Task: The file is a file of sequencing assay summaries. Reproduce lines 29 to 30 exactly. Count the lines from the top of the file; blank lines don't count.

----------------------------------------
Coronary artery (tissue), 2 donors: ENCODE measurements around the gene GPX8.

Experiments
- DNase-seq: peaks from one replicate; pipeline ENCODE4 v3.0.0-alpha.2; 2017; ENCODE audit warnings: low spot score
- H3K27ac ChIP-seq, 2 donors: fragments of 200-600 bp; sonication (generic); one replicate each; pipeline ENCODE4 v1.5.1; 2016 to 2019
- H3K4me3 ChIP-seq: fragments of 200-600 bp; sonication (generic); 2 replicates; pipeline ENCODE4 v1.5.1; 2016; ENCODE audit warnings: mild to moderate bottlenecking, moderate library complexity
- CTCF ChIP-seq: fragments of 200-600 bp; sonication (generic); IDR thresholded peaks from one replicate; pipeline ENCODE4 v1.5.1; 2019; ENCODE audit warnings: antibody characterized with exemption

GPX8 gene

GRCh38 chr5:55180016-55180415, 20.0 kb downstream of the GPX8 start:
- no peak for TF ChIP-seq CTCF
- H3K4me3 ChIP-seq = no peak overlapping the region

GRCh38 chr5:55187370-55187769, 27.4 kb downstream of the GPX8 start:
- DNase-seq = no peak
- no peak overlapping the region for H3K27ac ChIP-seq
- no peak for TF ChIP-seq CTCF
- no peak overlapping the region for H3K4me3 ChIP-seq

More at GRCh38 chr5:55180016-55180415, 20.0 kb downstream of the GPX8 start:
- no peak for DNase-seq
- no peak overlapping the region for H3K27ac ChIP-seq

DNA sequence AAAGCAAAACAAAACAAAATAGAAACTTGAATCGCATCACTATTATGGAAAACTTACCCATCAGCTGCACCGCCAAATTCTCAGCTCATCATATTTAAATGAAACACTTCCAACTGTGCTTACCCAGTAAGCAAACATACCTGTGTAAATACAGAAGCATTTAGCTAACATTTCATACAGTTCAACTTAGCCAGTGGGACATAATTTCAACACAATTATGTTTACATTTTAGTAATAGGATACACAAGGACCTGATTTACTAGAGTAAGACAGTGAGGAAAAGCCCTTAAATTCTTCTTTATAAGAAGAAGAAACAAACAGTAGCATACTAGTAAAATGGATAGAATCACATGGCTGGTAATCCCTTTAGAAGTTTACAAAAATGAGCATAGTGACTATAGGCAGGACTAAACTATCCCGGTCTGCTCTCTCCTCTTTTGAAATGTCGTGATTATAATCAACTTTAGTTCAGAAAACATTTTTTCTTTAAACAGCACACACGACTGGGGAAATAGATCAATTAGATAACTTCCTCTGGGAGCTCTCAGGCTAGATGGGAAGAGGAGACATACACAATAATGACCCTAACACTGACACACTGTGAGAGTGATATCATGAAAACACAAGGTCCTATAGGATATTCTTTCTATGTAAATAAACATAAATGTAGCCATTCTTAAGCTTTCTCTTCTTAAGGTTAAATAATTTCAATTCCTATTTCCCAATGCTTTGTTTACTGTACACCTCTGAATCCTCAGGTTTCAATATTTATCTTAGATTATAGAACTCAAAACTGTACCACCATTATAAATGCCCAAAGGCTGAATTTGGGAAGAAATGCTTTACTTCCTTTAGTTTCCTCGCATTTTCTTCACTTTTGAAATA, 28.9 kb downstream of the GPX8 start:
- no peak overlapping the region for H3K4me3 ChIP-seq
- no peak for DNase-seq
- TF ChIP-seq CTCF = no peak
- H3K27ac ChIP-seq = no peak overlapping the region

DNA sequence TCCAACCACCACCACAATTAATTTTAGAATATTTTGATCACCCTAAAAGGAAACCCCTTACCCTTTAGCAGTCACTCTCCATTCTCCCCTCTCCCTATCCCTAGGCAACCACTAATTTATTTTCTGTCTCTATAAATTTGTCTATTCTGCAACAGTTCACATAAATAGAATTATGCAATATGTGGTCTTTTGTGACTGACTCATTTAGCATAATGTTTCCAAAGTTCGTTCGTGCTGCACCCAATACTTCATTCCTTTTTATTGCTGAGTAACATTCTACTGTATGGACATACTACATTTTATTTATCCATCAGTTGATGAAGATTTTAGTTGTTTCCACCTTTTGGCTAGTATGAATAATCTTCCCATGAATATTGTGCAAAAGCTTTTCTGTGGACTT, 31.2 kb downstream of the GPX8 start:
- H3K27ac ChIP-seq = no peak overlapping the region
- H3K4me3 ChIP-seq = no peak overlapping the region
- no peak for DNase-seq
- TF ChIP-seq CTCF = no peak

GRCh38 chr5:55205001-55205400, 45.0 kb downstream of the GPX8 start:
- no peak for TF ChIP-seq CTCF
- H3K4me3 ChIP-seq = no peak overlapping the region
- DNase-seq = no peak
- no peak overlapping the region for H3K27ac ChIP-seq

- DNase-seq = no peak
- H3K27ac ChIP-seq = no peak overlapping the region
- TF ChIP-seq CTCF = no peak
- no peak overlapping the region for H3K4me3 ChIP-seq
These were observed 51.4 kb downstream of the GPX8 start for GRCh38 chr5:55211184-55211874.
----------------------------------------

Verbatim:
GRCh38 chr5:55205001-55205400, 45.0 kb downstream of the GPX8 start:
- no peak for TF ChIP-seq CTCF